Situated on an island in the middle of Lake Menteith, the only ‘Lake’ in Scotland, Inchmahome Priory is a ruined Augustine (The Black Cannons) priory founded in 1238 by Walter Comyn, who was the Earl of Menteith. The Earl is likely to have founded the monastery for the good of his soul, and to show of his status as an important landowner. The priory would also provide his family with a final resting place befitting of his grandeur!
The island is reached by a boat from the pier at the Port of Menteith, although the island is busy in the summer season, it has a peaceful atmosphere, as befitting a place where quiet devotions were carried out every day for over 400 years.
The chapter house (which has been re-roofed) contains a number of the grave slabs and effigies, which were originally situated within the church, but were removed here to protect them from the elements. The oldest is a double effigy of Walter (first Stewart Earl) and his countess Mary. The knight pictured on the right is also from the Stewart line and two other slabs adorn the walls of the Chapter House, one of Sir John Drummond, and the other too worn to be identified.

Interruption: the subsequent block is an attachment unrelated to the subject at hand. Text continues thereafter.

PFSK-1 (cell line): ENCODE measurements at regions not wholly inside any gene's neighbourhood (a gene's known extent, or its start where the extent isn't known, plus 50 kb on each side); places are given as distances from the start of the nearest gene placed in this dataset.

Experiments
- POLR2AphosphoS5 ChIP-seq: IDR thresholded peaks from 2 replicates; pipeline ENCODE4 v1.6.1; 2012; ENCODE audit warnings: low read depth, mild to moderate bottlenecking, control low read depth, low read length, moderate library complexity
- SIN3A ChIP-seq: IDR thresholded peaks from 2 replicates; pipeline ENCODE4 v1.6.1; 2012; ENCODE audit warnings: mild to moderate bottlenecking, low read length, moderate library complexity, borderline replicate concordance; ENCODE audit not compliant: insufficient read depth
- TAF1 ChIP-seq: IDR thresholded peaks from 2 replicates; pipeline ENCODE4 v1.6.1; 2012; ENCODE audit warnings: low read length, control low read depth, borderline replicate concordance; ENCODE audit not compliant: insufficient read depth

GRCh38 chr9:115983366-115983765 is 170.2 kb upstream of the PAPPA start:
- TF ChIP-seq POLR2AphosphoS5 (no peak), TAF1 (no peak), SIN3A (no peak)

The priory has had many distinguished royal visitors; Robert the Bruce came here three times in 1306, 1308 and 1310, probably for political motives, as the first abbot had sworn allegiance to Edward the I, the English King. The priory was also a refuge for Mary Queen of Scots, who stayed here in 1547. She was only four years old at the time, and stayed for three weeks, mainly for her own safety after the disastrous battle of Pinkie in September of that year.
The area is also associated with fairy lore, Bogle Knowe (NS 584 996) is a hill traditionally seen as a fairy abode, and on the Southern shore of the lake opposite the Priory, is a long finger of land called Arnmach. This is said to have been constructed by the fair folk, who were tasked with completing a rope of sand by the Earl of Menteith. He is traditionally said to have read a fairy book and released them into this world.
Finally, after they pestered him out of his mind, he gave them Coire nan Uruisgean on Ben Venue as a meeting place, and they bothered him no more. The fairies are still said to meet at this place, which is situated half way up the mountain to the West of Lake Menteith.
Directions: A boat boat ferries passengers 12 at a time to the priory from the Port of Menteith, on the B8034 off the A81.